I attribute much of this success to Bradley Cooper. Which leads me to admit another bias: despite my general disdain for the entertainment industry, I admire Cooper. In 2009 he visited my tiny, middle-of-nowhere firebase in Afghanistan, unaccompanied by reporters or fanfare. While he had just a short time with us, he came across as a genuinely good guy with honest admiration for America’s fighting men and women. I suspect he took this role for reasons more altruistic than monetary, and I wish him all possible accolades for his amazing acting skills.
Cooper didn’t portray Kyle as especially introspective, or deep. Kyle was shown as I suspect he truly was: a man for whom good and evil were easily identifiable, who saw his country and values as unquestionably right and the enemy’s unquestionably wrong. He reminded me of Marine Sergeant Major Brad Kasal, hero of Fallujah’s infamous “hell house” battle, and his simple “Marines = good guys / insurgents = bad guys” worldview.
I’m envious of that attitude. I saw the wars in Iraq and Afghanistan as complex and morally grey. While I was proud to serve in each, I couldn’t help but understand why the enemy would fight us. I remember my reply when a French officer in Afghanistan asked how we could get the local population’s support: “It’s simple. All we have to do is convince them we’re not alien, infidel invaders and occupiers trying to change their way of life. The problem is, we ARE alien, infidel invaders and occupiers trying to change their way of life.” I just never saw the war as simple us vs. them, and never condemned the enemy for attacking us; If America was invaded, no matter the invaders’ intentions, wouldn’t I fight them? Wouldn’t you?
I couldn’t take the grey from the war. That makes me what it makes me. Chris Kyle, however, could. That made him incredibly focused and effective. And willing to sacrifice far more than others.
But obviously, Kyle didn’t sacrifice alone. His wife Taya’s suffering and struggles are beautifully portrayed by Sienna Miller. My wife felt an emotional connection to Taya. They share, with many thousands of other wives, the frustration of feeling like a nowhere-near-close second to the military, of having a husband who spent years preparing for war, going to war, being constantly distracted by memories of war, and wishing he was back at war.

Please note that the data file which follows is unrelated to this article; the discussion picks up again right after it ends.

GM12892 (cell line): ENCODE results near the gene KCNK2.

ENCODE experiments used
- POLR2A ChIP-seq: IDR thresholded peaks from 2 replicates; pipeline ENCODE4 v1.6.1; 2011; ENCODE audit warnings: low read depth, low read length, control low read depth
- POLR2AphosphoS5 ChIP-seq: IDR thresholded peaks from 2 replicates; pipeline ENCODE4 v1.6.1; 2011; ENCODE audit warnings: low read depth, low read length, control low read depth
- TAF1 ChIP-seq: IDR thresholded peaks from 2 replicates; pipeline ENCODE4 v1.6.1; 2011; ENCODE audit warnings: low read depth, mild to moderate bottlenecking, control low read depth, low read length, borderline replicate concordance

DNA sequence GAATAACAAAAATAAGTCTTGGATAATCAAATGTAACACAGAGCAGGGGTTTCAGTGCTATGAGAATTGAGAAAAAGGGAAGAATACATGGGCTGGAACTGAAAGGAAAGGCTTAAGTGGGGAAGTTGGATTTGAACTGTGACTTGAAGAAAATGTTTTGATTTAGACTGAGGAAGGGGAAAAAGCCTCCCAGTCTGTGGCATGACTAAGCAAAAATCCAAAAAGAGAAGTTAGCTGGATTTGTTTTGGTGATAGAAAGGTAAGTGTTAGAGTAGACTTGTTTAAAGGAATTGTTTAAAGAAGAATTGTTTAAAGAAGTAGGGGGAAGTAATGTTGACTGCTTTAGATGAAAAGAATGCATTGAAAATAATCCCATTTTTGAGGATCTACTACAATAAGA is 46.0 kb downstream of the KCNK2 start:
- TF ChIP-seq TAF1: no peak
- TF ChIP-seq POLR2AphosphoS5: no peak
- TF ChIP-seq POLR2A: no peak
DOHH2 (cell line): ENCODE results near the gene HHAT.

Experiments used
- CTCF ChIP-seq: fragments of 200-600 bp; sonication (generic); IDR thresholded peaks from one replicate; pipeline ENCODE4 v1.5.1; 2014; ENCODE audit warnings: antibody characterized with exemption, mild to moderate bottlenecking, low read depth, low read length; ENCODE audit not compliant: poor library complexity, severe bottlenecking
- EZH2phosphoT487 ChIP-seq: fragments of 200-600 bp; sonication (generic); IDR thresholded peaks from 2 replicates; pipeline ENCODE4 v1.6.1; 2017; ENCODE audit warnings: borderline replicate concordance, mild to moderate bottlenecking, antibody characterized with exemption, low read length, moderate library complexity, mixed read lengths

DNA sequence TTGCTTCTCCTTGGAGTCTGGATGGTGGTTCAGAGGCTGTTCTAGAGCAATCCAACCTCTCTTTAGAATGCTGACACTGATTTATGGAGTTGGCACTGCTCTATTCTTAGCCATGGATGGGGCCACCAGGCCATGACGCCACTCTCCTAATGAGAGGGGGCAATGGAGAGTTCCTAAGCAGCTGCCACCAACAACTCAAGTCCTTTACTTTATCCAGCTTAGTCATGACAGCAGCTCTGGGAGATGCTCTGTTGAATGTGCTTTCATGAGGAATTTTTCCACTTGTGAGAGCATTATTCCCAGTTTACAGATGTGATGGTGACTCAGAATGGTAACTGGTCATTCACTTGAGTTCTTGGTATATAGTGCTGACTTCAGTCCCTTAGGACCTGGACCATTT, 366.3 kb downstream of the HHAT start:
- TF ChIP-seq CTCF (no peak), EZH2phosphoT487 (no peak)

Despite the American Sniper’s significant flaws, it did accurately portray the essence of Kyle’s, and his wife’s, service. Kyle endured great hardships to become a SEAL sniper, then spent years in combat, was nearly killed many times and wounded twice. Like many of us, he left a wife and children behind with no guarantee he’d return. Unlike many of us, he kept doing it. And he didn’t seem to regret a second of his service, or a single shot he fired.
In real life, Chris Kyle was a flawed man. But his real-life flaws don’t erase his real-life dedication and sacrifice. He’s also the subject of a flawed movie. Fortunately, the movie’s flaws don’t erase its message.
If you see American Sniper – and I suggest you do – keep in mind that it’s not a historical record. It’s a message. Hopefully you’ll walk into the theater expecting not to see literal truth. And maybe you’ll walk out with an understanding of the movie’s message about sacrifice. Because that’s where its value lies.
Chris Hernandez Mad Duo Chris (seen here on patrol in Afghanistan) may just be the crustiest member of the eeeee-LIGHT writin’ team here at Breach-Bang-Clear. He is a veteran of both the Marine Corps and the Army National Guard who served in Iraq and Afghanistan. He is also a veteran police officer of two decades who spent a long (and eye-opening) deployment as part of a UN police mission in Kosovo. He is the author of White Flags & Dropped Rifles – the Real Truth About Working With the French Army and The Military Within the Military as well as the modern military fiction novels Line in the Valley and Proof of Our Resolve. When he isn’t groaning about a change in the weather and snacking on Osteo Bi-Flex he writes on his own blog, Iron Mike Magazine, Kit Up! and Under the Radar. You can find his author page here on Tactical 16.